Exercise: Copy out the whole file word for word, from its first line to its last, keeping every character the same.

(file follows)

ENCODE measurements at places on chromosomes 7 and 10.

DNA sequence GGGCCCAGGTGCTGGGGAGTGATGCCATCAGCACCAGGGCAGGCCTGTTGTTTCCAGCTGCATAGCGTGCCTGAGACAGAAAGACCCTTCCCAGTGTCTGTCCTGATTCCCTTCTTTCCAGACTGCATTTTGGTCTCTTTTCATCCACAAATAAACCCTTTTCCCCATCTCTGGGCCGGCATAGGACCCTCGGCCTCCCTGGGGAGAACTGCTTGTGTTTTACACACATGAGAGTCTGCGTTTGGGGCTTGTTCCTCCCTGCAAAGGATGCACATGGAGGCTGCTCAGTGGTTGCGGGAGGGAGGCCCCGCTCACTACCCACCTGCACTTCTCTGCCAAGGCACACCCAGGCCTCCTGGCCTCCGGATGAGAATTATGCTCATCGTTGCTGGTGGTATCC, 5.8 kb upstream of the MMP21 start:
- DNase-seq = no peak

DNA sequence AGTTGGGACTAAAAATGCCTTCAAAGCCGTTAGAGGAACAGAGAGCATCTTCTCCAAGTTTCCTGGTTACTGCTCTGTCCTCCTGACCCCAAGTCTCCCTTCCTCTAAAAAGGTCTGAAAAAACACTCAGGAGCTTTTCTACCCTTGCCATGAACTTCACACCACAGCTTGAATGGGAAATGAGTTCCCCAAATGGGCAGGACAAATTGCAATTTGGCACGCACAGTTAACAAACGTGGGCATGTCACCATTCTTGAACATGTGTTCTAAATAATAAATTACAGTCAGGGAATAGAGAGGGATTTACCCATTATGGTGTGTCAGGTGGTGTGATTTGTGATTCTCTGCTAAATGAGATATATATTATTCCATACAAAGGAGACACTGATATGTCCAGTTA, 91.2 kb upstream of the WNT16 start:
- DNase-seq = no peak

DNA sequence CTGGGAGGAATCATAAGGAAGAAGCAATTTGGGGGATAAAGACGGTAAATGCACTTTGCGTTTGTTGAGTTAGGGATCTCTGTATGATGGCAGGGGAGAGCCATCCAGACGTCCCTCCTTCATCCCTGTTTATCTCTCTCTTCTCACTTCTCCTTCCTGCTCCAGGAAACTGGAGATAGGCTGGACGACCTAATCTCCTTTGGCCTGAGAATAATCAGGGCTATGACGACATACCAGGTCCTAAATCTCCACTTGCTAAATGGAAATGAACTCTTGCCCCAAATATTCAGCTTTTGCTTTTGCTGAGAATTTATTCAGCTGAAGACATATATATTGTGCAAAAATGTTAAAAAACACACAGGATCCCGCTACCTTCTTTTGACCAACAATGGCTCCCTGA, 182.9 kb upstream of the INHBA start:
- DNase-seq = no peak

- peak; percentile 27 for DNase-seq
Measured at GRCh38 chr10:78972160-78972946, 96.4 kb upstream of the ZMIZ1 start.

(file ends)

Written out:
ENCODE measurements at places on chromosomes 7 and 10.

DNA sequence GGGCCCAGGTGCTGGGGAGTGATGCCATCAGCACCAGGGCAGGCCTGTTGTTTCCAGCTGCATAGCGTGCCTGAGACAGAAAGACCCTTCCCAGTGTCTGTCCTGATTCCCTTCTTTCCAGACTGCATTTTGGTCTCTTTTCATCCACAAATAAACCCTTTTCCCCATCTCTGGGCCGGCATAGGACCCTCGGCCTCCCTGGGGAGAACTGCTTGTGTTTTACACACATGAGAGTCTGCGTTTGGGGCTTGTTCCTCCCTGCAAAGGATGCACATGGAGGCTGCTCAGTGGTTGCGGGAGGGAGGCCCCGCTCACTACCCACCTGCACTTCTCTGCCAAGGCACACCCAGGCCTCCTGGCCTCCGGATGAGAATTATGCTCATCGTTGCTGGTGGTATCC, 5.8 kb upstream of the MMP21 start:
- DNase-seq = no peak

DNA sequence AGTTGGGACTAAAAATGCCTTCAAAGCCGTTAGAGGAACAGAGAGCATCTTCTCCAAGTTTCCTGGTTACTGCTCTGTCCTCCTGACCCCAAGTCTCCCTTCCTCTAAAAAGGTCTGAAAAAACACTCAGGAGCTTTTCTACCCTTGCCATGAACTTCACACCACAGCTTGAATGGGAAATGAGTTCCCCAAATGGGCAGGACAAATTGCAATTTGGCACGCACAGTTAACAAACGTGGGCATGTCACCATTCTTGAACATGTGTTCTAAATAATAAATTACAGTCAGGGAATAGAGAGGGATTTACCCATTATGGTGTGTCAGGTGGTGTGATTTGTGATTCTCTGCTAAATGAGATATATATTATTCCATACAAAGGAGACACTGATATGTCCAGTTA, 91.2 kb upstream of the WNT16 start:
- DNase-seq = no peak

DNA sequence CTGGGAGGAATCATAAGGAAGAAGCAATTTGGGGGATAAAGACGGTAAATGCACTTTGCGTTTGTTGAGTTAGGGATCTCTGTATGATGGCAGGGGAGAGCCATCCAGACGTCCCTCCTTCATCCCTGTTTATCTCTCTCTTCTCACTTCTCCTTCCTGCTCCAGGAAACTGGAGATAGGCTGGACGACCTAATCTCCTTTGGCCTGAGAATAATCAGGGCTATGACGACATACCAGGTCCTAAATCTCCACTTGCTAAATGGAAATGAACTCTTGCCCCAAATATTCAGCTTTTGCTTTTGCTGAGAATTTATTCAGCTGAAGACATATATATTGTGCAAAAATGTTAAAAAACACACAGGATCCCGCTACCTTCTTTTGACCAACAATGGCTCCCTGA, 182.9 kb upstream of the INHBA start:
- DNase-seq = no peak

- peak; percentile 27 for DNase-seq
Measured at GRCh38 chr10:78972160-78972946, 96.4 kb upstream of the ZMIZ1 start.